We intend on doing a user administration via VBO as well but it's not in the current beta release just yet.  We may also provide our own actions that don't require various user perms to make the VBO based administration a bit more usable without having to hand out administrative privs to users.

WHOA?! Isn't that a security issue?

Uh... "YES", yes it is a "security issue". With that said, let's cover that topic for just a moment.  Any time we're allowing for nodes to be created w/o the user having the perm to do so, that's a "security issue" as well.  What is worth pointing out here, however, is that there's still security here, it's just up to the site administrator instead of being hardcoded by drupal core.  Drupal 7 has already been altered to work this way in a number of places, not the least of which is node creation and user creation.  It's frankly sad that VBO was forced to alter its existing functionality to cripple this power to begin with.

What that really means is this:  Drupal 6 utilizes a number of additional checks over those already provided by the menu system to determine if user X should have access to perform task Y.  Now the menu system actually did this check already (for example, "create page nodes").  The menu system is already running a user_access() check against that perm, and if it's NOT it's because some other module has altered the menu to do something else.  The node_add() function does an additional check against this same set of parameters before it will allow a user to actually even visit the node creation form for pages.  If the menu is altered, then this blows up spectacularly (which is why context_admin is actually providing its own version of node_add()).  This same is largely true for user creation, except it's a lot messier there.  Both of these functions have gotten some love in drupal 7 so that the menu system is the one in control, and thankfully this means that as developers we got a LOT more flexibility out of drupal core.  It also represents a bit of a shift from a security perspective in that we're recognizing that the menu system really should be in charge of these things.  Thus I would say the logic goes for VBO (and context_admin) in the same way.  The site administrator is in charge of preventing users from visiting these administration pages, and if he doesn't it's not actually a security issue for the module.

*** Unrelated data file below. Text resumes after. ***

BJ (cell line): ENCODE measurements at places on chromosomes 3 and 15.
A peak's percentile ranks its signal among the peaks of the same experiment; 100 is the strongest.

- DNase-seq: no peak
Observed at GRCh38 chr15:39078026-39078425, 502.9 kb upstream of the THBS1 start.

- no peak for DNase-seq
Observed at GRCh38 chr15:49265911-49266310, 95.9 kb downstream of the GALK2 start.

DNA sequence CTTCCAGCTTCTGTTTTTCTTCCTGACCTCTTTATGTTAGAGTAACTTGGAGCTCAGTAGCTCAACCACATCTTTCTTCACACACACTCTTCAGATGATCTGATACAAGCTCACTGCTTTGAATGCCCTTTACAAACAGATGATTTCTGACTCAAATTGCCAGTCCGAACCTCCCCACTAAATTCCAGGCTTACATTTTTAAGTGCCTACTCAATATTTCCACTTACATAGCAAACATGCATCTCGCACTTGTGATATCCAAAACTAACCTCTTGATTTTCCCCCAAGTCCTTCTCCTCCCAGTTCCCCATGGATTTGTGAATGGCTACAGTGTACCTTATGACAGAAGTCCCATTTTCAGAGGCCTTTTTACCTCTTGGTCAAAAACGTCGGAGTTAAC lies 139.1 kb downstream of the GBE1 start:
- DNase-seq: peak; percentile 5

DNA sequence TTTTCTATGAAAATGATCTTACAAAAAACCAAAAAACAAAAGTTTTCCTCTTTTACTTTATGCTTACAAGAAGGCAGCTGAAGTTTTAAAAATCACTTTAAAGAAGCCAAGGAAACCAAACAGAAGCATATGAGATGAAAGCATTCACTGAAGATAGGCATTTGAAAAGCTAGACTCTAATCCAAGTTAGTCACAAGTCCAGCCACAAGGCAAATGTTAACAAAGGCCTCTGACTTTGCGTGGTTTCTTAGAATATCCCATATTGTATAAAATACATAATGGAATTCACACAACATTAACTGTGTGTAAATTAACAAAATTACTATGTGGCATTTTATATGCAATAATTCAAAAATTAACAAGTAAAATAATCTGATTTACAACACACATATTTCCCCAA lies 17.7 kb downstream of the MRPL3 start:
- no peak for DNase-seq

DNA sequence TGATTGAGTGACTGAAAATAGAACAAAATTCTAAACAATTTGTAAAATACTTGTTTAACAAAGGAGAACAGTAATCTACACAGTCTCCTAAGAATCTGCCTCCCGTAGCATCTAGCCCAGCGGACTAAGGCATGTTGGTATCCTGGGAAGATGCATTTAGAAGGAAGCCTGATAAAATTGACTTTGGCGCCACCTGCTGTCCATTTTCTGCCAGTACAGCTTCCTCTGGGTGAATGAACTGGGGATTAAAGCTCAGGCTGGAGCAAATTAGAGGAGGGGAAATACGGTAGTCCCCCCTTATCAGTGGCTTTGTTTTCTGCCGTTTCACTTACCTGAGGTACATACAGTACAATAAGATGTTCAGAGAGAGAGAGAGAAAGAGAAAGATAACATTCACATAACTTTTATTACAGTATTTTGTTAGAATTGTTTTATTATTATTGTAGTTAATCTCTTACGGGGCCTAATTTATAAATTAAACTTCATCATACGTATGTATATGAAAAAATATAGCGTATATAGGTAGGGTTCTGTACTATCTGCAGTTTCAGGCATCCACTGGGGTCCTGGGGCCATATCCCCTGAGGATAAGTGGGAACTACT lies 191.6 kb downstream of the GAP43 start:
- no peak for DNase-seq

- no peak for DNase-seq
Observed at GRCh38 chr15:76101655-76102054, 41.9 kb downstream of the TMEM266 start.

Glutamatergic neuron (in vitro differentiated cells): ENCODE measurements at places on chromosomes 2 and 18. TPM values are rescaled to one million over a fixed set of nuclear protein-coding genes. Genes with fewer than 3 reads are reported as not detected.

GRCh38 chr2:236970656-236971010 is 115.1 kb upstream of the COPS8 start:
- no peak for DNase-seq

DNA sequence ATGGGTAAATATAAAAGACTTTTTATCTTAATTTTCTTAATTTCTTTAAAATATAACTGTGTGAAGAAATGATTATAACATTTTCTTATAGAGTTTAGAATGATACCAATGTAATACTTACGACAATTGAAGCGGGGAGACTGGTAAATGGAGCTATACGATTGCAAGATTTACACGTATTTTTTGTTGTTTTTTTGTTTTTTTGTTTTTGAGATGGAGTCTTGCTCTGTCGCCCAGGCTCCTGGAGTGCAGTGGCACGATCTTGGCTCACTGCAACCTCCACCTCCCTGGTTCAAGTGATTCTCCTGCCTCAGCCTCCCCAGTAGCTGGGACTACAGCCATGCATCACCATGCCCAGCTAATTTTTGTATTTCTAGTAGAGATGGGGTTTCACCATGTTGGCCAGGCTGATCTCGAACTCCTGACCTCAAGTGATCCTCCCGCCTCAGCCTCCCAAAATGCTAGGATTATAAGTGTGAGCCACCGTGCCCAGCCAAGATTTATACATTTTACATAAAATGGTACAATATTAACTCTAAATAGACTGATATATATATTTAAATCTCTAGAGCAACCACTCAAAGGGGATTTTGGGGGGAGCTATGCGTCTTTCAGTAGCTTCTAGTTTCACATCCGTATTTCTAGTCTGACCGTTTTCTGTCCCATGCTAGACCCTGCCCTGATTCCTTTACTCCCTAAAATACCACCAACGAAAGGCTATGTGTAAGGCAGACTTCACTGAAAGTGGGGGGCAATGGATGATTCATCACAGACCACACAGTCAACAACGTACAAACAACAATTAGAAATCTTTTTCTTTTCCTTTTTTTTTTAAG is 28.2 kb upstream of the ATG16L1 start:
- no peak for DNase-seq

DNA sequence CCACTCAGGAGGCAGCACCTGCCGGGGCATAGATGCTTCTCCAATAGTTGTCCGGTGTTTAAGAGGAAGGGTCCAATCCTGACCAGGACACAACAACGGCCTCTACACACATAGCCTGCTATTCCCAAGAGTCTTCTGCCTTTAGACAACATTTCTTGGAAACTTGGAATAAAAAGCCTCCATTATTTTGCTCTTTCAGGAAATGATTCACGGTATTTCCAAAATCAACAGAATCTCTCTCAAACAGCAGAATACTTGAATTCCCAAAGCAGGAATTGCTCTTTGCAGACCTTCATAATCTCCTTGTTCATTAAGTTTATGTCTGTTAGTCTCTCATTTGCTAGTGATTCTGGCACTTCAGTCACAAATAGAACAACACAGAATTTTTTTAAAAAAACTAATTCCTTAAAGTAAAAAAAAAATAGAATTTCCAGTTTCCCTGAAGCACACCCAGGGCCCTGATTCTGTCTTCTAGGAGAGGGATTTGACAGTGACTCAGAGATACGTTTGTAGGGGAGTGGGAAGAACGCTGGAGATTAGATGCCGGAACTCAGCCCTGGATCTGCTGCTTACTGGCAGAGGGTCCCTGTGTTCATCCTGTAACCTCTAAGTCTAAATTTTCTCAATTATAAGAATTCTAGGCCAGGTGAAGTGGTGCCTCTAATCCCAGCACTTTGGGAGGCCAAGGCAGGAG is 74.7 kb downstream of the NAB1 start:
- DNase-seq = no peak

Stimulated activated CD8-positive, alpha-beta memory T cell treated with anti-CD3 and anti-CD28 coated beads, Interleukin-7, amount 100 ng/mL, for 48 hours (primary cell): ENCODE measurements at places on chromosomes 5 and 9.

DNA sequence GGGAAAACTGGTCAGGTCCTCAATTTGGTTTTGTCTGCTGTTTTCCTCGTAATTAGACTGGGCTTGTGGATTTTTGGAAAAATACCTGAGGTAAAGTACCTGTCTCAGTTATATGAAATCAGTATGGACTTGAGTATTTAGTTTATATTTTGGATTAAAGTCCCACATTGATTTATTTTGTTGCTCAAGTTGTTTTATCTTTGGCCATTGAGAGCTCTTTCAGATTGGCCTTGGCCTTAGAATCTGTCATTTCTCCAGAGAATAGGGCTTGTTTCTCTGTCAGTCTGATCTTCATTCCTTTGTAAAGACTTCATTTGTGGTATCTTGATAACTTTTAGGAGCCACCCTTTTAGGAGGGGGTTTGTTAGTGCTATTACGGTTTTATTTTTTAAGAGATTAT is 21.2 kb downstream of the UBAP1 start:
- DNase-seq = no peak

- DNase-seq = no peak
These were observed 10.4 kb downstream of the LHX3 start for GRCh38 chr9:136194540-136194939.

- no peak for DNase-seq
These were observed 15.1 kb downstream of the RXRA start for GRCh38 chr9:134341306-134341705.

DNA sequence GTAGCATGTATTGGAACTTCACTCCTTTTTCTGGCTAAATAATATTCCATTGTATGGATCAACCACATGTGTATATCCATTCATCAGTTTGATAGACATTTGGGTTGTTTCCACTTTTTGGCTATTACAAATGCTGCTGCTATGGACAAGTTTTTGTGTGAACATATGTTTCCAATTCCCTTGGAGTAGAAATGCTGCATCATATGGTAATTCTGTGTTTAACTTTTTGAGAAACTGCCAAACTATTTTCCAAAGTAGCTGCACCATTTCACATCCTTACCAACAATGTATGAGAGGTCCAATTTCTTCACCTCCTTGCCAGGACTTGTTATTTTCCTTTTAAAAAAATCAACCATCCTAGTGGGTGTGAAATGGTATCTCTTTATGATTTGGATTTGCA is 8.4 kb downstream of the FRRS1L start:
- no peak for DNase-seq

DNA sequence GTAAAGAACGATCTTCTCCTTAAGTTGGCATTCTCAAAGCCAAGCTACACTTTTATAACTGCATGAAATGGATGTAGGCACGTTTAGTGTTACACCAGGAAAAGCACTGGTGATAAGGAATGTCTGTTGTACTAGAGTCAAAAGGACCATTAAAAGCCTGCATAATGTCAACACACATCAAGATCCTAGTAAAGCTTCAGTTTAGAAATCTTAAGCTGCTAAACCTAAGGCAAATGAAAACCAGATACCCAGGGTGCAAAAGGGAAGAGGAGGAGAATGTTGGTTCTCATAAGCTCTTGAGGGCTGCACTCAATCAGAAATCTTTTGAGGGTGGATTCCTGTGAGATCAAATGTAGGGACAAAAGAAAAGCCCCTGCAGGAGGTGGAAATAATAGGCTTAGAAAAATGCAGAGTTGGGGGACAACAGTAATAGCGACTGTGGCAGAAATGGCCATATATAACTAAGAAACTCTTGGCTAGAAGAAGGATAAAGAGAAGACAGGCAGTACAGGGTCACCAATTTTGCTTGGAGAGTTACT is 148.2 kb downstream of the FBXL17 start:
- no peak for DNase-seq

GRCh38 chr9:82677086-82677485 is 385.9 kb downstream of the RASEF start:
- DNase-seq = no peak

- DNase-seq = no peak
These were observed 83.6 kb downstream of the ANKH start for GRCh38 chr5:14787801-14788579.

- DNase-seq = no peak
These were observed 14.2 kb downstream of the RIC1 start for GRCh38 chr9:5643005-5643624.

Why are you bringing this up?

It's sort of odd to be pointing out issues in a module I just released, but I'm afraid I need to make my argument FOR my approach before I start getting security issues filed against me.  I feel VBO was unfairly picked out in this regard as well, as views provides a perfectly good solution for access control to a view.  The point is, drupal 7 has already embraced this logic in many places, and we get a LOT more development power out of it.

Quick aside, I've been using this in production for a while and am quite happy with it.

Kris "EclipseGc" Vanderwater